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‘She’s not there, she’s gone’: Mentally ill Bromley man’s shocking phone call admission after strangling mum to death

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“Things will never be ok” for the family of a mentally ill man who strangled his mum to death, an inquest heard. On the second day of an inquest into the death of 68-year-old Celia Levitt the court heard heartbreaking statements from her family about the events leading up to her death.

During a psychotic episode Barry Levitt, 39, strangled his mum to death with a power cord, stabbed her with a knitting needle and smothered her with a pillow. In a statement read in court Celia’s sister, Liz Tyrell, described her as a loving and caring mum. “Her two sons and her granddaughters brought so much joy into her life. For her life to be taken by one of her sons is unthinkable,” she said.

The court heard how until his early 30s Barry, who lived in Bromley, had lived a healthy life. His mental health problems began in 2015 when he made an attempt on his own life while at a wedding in Turkey. The following year he had a psychotic episode which saw him sectioned. “In a week or less he changed from being his usual self to being a completely different person,” Liz said.

READ MORE:Mentally ill son who strangled mum to death with power cord tried to get help just hours before her death

During the episode Barry said he felt like Superman and jumped out the first floor window in his flat. His brother, Paul, was visiting from New Zealand at the time and described Barry as ‘manic’.

In summer 2016 Barry was discharged are five weeks in hospital having made a good recovery. His parents, Celia and Dave, had moved to France in 2006 but came back to live with Barry in the months after he was released. Barry was functioning well but in December 2017 after he parents moved back to France he decided to stop taking his medication as it had caused him to gain weight, Paul said in a statement read out in court.

His mental state plummeted in the week before his mum’s death in August 2018. “Just as in 2016, he went from being fine to being a completely different person in the space of a week.”

His family said Barry and Celia had a great relationship and it was inconceivable that he would harm her

On August 24, he texted he brother saying: “Hey, getting anxiety all week.” He told him it might be caused by an upcoming trip to New Zealand to visit Paul as well as feeling he had acted stupidly when he got drunk at a music festival at the weekend.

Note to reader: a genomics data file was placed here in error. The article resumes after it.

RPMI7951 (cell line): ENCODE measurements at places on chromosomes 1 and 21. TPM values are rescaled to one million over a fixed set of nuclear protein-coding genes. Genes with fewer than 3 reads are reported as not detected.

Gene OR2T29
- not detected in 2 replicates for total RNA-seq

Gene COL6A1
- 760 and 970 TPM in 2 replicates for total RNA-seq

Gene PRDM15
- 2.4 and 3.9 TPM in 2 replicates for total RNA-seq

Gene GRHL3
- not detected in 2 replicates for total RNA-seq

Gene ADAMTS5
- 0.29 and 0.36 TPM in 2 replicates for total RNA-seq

By August 27 Barry had called a crisis line and his family were incredibly worried. The following day Liz went to his house and found it in disarray. While out shopping with his aunt his behaviour was strange. They spoke about the situation and came to the conclusion that it might be best for Barry to go back to hospital where he felt safe.

“He seemed to me to be very frightened about what was happening in his head,” Liz said. “I think he believed he was going back to Green Park and he wanted that security.”

However, after being assessed at A&E at the Princess Royal Hospital in Orpington a psychiatrist liaison discharged him to a GP with a plan to get him back on his medication. An expert told the court that the clinician had made the right decision given the information available to her. However, Liz described the assessment as a “tick box exercise” and said the hospital staff didn’t ask her about Barry’s erratic behaviour.

‘Dark thoughts’

On the evening of August 29 Celia flew from France to look after Barry. Paul described a phone call he had with Barry before his mum arrived home: “His mood and demeanour was all over the place. He had erratic thoughts, dark thoughts.”

That evening Barry was up all night and his behaviour was strange, making sandwiches before immediately throwing them away and tried to speak with neighbours in the middle of the night. Paul said he warned his mum to be careful when Barry was in that state. Celia and Liz took Barry to A&E again that day. “He wanted to be admitted to hospital but was left sitting there for hours,” Liz said. When he was seen he the clinician saw no signs of psychosis and allowed him to go home with his mum with a plan that the GP would review him.

“Barry had been discharged he looked awful, like a little old man, he looked scared,” a statement from Liz said. “I suppose I just trusted that the professionals were doing the right thing. I was shocked that Barry was being discharged.”

Liz, who was the final person apart from Barry to see Celia her alive, said: “The last thing I said to Barry was ‘be good for your mother’.” That evening Paul rang Barry who told him: “Mum is under the bed.” When Paul asked to speak to her he was told: “She’s not there, she’s gone.”

Paul alerted authorities and at 1.46am on August 31 police forced entry to Barry’s home on Stoneleigh Road where they found Celia dead and Barry hiding in a bedroom.

“How can I be expected to describe someone I expected to always be there, I can’t. The gap in my life is immeasurable.” Liz said. “I also feel very disappointed that so much responsibility was bit on the family, none of us are medical health professionals. After losing my sister Celia things will never be ok.”

Celia’s husband Dave said: “I miss her dearly. She was a happy and caring person and did everything she could to help people in need. They say you never fully appreciate someone until they’re gone and that’s definitely true here. She was taken before her time and I’m truly sorry I let her go.”

Barry was arrested and after pleading guilty to manslaughter by reason of diminished responsibility he was placed under a hospital order. The inquest continues.

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https://www.mylondon.news/news/south-london-news/bromley-son-killed-mum-court-23750002